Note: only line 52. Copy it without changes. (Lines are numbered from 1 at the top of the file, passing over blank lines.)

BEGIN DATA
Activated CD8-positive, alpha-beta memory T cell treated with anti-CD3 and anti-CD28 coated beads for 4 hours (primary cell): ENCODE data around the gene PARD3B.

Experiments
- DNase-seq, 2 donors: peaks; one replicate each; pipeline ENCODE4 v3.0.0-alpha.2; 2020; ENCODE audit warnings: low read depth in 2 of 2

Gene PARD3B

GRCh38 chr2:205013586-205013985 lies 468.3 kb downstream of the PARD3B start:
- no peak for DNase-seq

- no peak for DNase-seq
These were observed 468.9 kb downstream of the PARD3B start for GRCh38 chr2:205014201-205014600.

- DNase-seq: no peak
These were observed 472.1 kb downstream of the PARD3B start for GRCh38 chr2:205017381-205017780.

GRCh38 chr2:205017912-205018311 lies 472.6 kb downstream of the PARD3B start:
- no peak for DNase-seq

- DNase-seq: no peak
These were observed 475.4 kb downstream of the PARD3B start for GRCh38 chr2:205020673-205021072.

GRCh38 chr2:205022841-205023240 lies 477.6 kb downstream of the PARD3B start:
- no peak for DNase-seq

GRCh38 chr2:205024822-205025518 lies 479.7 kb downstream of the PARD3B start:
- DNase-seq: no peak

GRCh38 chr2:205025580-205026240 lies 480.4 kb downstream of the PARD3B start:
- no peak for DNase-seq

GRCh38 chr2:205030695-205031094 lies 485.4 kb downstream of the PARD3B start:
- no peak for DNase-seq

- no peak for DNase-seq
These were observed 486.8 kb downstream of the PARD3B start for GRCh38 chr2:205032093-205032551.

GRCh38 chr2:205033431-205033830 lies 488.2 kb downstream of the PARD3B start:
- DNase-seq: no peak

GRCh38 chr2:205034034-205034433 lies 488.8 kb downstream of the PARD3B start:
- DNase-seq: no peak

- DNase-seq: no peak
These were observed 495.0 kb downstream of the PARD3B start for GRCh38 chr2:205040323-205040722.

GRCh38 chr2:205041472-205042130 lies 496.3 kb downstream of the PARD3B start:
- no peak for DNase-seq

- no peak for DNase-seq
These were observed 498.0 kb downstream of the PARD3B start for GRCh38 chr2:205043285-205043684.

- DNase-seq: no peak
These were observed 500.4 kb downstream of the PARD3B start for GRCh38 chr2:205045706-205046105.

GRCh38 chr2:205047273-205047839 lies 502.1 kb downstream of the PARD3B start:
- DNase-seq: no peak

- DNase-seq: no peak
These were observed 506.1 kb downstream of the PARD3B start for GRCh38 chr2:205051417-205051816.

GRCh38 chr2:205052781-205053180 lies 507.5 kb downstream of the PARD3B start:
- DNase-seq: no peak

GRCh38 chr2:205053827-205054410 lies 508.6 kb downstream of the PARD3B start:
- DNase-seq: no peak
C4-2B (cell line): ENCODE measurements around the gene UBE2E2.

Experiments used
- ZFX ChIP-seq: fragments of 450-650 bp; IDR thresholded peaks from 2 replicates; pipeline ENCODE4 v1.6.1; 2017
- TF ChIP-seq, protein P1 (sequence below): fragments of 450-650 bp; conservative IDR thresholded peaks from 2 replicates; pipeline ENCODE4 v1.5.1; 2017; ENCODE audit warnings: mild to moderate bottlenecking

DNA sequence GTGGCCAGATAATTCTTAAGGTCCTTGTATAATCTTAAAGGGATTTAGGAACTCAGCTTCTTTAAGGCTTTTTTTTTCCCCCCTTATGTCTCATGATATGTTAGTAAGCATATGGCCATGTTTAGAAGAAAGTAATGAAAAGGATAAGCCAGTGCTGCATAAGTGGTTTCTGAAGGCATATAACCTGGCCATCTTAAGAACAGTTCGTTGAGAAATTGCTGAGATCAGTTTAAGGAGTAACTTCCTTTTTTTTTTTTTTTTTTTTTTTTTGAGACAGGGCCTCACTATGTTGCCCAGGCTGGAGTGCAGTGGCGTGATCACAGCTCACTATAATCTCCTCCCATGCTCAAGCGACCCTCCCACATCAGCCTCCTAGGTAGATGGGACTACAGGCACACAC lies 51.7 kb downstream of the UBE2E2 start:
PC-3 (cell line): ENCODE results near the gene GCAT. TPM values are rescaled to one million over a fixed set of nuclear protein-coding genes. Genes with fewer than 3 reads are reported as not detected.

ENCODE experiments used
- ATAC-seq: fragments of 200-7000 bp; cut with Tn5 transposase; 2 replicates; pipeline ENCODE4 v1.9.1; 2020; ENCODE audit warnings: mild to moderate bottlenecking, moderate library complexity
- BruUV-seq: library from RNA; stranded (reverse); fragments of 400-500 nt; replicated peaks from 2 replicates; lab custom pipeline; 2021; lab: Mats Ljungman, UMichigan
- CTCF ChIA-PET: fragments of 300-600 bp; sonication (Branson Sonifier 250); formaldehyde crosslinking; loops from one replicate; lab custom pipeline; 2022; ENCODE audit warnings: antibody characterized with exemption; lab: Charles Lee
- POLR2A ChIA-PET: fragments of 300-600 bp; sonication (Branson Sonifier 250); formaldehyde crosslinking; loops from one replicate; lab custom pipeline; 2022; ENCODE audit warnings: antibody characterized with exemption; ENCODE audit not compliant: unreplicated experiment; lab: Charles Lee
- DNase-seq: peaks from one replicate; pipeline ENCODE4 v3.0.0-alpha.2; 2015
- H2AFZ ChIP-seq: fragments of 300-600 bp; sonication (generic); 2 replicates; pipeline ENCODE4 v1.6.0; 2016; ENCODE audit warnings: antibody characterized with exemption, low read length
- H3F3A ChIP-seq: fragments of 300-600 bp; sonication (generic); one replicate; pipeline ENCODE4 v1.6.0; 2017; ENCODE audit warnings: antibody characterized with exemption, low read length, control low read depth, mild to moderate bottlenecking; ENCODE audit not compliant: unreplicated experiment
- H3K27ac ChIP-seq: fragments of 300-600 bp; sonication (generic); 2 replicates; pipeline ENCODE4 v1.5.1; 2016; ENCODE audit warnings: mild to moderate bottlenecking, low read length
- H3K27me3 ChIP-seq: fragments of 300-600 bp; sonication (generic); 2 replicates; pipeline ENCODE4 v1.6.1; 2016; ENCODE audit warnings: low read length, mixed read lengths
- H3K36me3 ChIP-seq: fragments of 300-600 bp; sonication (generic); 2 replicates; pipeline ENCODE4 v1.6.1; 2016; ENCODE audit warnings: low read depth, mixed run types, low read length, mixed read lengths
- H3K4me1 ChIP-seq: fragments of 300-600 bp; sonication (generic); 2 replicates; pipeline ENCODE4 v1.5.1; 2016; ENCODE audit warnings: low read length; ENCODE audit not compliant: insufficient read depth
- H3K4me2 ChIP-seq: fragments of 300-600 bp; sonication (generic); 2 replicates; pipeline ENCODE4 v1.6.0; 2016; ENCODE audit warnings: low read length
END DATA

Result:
- ATAC-seq: fragments of 200-7000 bp; cut with Tn5 transposase; 2 replicates; pipeline ENCODE4 v1.9.1; 2020; ENCODE audit warnings: mild to moderate bottlenecking, moderate library complexity